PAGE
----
Now, blackhole, why don’t you send your comment, highlighting the last sentence, to all the Rs who are CURRENTLY using that analysis as though it’s fulfilled prophecy?

    • Sabyen91

      The right used it as proof of it being “a job killing health care law”. That has been debunked. Now they have to scramble for other lies to use.

      • CygnusX1isaHole

        Can you explain exactly how you know that the CBO’s estimate for 2021 will be accurate?

        Are you a psychic? Do you have a time machine? Do you ascribe other worldly powers to the people at the CBO?

        For example: The consensus for jobs created for the month of January was 180,000. Instead, it was announced this morning that only 113,000 jobs were created. Estimates are often grossly inaccurate (even short term monthly estimates)!

        Reports from the CBO are not stone tablets from God carried down from a mountain by prophets.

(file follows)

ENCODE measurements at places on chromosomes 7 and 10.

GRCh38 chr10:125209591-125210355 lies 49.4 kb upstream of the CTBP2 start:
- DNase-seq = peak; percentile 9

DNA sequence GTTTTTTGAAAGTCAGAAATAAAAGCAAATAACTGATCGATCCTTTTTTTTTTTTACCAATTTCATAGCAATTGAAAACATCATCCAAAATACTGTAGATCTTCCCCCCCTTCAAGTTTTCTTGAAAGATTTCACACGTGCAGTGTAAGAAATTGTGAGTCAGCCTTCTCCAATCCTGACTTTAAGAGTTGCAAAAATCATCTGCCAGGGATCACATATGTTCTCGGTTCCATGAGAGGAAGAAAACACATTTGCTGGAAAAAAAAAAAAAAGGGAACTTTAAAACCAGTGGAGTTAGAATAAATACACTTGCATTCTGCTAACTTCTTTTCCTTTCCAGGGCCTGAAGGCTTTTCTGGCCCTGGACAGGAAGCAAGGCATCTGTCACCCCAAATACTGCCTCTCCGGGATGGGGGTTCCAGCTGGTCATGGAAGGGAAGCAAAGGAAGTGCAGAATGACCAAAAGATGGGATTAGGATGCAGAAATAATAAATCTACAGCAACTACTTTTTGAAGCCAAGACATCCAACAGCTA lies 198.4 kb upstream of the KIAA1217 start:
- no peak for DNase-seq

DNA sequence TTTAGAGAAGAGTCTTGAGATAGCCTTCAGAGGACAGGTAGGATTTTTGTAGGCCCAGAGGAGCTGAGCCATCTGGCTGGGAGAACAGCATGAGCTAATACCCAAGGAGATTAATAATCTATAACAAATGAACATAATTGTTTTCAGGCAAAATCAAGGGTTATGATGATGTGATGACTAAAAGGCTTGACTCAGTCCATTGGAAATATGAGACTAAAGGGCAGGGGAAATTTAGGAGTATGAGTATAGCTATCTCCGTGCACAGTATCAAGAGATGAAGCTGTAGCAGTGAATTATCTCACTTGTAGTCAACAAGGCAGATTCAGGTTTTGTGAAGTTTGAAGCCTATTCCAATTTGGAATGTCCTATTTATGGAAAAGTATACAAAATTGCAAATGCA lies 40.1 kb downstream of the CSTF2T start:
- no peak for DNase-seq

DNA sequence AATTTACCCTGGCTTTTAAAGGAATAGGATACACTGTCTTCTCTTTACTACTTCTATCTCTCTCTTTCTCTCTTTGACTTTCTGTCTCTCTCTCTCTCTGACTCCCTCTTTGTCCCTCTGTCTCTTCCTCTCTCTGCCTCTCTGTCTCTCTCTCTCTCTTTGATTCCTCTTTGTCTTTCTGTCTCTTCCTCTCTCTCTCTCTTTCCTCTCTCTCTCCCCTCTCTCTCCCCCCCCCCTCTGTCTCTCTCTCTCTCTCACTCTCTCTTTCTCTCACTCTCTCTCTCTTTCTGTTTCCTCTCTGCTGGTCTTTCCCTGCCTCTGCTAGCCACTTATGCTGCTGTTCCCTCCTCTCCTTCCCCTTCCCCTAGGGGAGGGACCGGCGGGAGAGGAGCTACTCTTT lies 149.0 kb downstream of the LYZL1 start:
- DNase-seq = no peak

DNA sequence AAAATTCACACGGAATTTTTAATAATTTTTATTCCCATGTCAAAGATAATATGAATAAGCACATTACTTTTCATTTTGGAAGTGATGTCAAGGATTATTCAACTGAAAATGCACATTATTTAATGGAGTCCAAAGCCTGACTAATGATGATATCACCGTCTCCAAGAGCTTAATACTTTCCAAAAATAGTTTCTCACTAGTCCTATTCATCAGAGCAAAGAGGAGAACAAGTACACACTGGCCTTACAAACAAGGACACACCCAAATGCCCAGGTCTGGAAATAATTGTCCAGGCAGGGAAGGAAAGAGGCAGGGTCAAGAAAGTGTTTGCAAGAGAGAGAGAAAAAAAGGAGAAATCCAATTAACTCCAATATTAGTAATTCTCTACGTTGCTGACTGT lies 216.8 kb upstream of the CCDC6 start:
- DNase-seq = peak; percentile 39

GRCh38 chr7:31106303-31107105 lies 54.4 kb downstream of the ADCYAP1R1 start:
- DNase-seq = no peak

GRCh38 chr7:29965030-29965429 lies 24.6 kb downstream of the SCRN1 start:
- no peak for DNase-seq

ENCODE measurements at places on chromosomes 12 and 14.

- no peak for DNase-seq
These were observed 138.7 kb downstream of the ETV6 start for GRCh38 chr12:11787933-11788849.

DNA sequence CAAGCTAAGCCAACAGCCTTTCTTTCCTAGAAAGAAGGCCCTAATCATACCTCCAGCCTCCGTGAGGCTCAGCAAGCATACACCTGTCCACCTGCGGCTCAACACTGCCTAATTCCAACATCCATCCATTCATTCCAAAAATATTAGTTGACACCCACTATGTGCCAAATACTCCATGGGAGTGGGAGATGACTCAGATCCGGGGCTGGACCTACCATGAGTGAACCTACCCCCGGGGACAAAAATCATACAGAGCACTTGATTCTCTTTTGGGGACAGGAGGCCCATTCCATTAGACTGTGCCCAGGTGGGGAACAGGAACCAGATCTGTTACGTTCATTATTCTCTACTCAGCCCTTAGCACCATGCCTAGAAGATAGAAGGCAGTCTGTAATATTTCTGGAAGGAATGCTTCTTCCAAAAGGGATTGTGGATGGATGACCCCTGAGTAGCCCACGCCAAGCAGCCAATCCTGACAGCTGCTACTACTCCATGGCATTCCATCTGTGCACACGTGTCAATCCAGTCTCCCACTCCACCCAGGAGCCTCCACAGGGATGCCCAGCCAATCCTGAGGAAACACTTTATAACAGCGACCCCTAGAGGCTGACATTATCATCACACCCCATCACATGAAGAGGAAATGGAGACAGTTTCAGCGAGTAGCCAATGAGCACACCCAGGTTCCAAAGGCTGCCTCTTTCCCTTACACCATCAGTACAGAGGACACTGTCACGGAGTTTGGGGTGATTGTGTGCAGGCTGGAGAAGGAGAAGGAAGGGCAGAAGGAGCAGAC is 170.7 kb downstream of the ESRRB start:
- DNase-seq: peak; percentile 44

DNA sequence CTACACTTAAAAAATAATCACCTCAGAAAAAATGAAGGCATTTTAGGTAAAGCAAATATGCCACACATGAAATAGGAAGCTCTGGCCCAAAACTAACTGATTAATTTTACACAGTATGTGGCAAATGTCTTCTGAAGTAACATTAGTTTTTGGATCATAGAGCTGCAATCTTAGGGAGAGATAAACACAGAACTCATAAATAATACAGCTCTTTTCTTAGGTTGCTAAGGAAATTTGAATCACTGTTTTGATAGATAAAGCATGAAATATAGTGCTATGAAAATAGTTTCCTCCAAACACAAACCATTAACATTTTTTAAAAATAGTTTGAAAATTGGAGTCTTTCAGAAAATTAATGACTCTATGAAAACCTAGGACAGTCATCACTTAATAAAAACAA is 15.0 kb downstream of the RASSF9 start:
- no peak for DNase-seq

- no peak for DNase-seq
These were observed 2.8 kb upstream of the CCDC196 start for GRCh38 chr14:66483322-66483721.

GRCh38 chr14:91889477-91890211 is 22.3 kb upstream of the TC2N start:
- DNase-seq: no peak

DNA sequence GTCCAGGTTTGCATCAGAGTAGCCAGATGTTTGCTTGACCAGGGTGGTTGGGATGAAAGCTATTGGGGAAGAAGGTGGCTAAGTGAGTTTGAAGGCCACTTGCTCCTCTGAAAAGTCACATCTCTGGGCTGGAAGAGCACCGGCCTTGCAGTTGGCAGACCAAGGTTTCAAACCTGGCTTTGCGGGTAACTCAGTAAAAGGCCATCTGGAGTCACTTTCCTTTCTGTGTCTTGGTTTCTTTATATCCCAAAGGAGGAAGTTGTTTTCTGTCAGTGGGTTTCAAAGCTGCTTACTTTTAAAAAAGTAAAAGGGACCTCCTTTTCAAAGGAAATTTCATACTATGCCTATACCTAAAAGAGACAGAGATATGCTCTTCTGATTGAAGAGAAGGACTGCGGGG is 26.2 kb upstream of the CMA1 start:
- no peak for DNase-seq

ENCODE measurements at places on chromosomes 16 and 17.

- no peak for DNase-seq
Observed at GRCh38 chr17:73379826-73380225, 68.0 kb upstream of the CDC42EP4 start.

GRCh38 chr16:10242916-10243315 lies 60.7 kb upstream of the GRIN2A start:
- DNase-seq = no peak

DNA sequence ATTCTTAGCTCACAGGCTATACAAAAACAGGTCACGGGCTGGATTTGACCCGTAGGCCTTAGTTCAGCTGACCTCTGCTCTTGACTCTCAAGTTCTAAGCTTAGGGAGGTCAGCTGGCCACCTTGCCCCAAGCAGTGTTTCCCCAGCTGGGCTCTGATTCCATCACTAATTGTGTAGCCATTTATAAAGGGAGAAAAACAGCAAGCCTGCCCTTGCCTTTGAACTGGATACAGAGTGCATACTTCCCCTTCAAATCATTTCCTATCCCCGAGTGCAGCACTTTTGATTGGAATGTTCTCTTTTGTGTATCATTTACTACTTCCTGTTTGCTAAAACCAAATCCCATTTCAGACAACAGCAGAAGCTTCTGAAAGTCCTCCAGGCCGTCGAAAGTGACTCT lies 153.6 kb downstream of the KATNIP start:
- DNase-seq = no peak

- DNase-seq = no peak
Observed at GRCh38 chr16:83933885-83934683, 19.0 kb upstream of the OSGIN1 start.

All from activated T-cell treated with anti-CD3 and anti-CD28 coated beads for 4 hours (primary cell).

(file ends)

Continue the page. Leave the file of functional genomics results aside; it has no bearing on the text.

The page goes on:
I was merely correcting Cesca for inaccurately conflating the issue of the wording of the CBO report with the claim that the report is proof that the ACA will have a positive impact on jobs.

    • gescove

      Republicans are not “debating the contents of CBO report”. They are deliberately mischaracterizing the contents of the report to score political points. As Bob points out, Republicans have always framed their criticism of the ACA as a supposed jobs-killing bill. Now they are twisting the CBO’s estimated drop in the labor participation rate by pretending it is the equivalent of a drop in businesses’ demand for labor. It is clear you do not understand this distinction. Regardless, this Republican attack is an outright lie and was thoroughly debunked in testimony by budget office director Douglas Elmendorf before the House Budget Committee. In fact, the CBO report estimates an increase in employment. That this Republican lie has any traction at all is due to the malfeasance of our press. Your claim that this is somehow a debate between “loyalists” (crypto-code for a “he said/she said” argument between hyper-partisans) is ludicrous.